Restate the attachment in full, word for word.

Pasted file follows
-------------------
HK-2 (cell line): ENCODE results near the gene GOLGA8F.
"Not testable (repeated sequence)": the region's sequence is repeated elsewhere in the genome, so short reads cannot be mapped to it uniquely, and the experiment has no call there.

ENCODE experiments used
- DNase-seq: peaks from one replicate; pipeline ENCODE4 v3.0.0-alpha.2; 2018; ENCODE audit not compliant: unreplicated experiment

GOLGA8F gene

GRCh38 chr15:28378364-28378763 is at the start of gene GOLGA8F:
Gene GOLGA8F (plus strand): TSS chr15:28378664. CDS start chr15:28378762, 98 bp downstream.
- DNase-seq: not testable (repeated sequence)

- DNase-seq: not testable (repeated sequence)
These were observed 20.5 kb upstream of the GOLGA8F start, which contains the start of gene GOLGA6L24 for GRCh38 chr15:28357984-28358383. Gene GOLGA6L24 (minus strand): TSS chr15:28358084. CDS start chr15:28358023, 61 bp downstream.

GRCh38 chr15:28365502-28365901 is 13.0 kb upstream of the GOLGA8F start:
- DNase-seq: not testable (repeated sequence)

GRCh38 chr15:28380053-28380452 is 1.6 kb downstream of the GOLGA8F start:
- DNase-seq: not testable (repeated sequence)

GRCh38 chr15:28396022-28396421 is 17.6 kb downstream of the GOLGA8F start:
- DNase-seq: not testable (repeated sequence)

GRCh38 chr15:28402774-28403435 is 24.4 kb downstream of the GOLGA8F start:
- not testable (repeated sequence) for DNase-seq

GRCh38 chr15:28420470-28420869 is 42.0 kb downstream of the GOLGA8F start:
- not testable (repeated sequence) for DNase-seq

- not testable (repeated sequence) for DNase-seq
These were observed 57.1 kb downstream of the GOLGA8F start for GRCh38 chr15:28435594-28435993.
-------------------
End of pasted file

HK-2 (cell line): ENCODE results near the gene GOLGA8F.
"Not testable (repeated sequence)": the region's sequence is repeated elsewhere in the genome, so short reads cannot be mapped to it uniquely, and the experiment has no call there.

ENCODE experiments used
- DNase-seq: peaks from one replicate; pipeline ENCODE4 v3.0.0-alpha.2; 2018; ENCODE audit not compliant: unreplicated experiment

GOLGA8F gene

GRCh38 chr15:28378364-28378763 is at the start of gene GOLGA8F:
Gene GOLGA8F (plus strand): TSS chr15:28378664. CDS start chr15:28378762, 98 bp downstream.
- DNase-seq: not testable (repeated sequence)

- DNase-seq: not testable (repeated sequence)
These were observed 20.5 kb upstream of the GOLGA8F start, which contains the start of gene GOLGA6L24 for GRCh38 chr15:28357984-28358383. Gene GOLGA6L24 (minus strand): TSS chr15:28358084. CDS start chr15:28358023, 61 bp downstream.

GRCh38 chr15:28365502-28365901 is 13.0 kb upstream of the GOLGA8F start:
- DNase-seq: not testable (repeated sequence)

GRCh38 chr15:28380053-28380452 is 1.6 kb downstream of the GOLGA8F start:
- DNase-seq: not testable (repeated sequence)

GRCh38 chr15:28396022-28396421 is 17.6 kb downstream of the GOLGA8F start:
- DNase-seq: not testable (repeated sequence)

GRCh38 chr15:28402774-28403435 is 24.4 kb downstream of the GOLGA8F start:
- not testable (repeated sequence) for DNase-seq

GRCh38 chr15:28420470-28420869 is 42.0 kb downstream of the GOLGA8F start:
- not testable (repeated sequence) for DNase-seq

- not testable (repeated sequence) for DNase-seq
These were observed 57.1 kb downstream of the GOLGA8F start for GRCh38 chr15:28435594-28435993.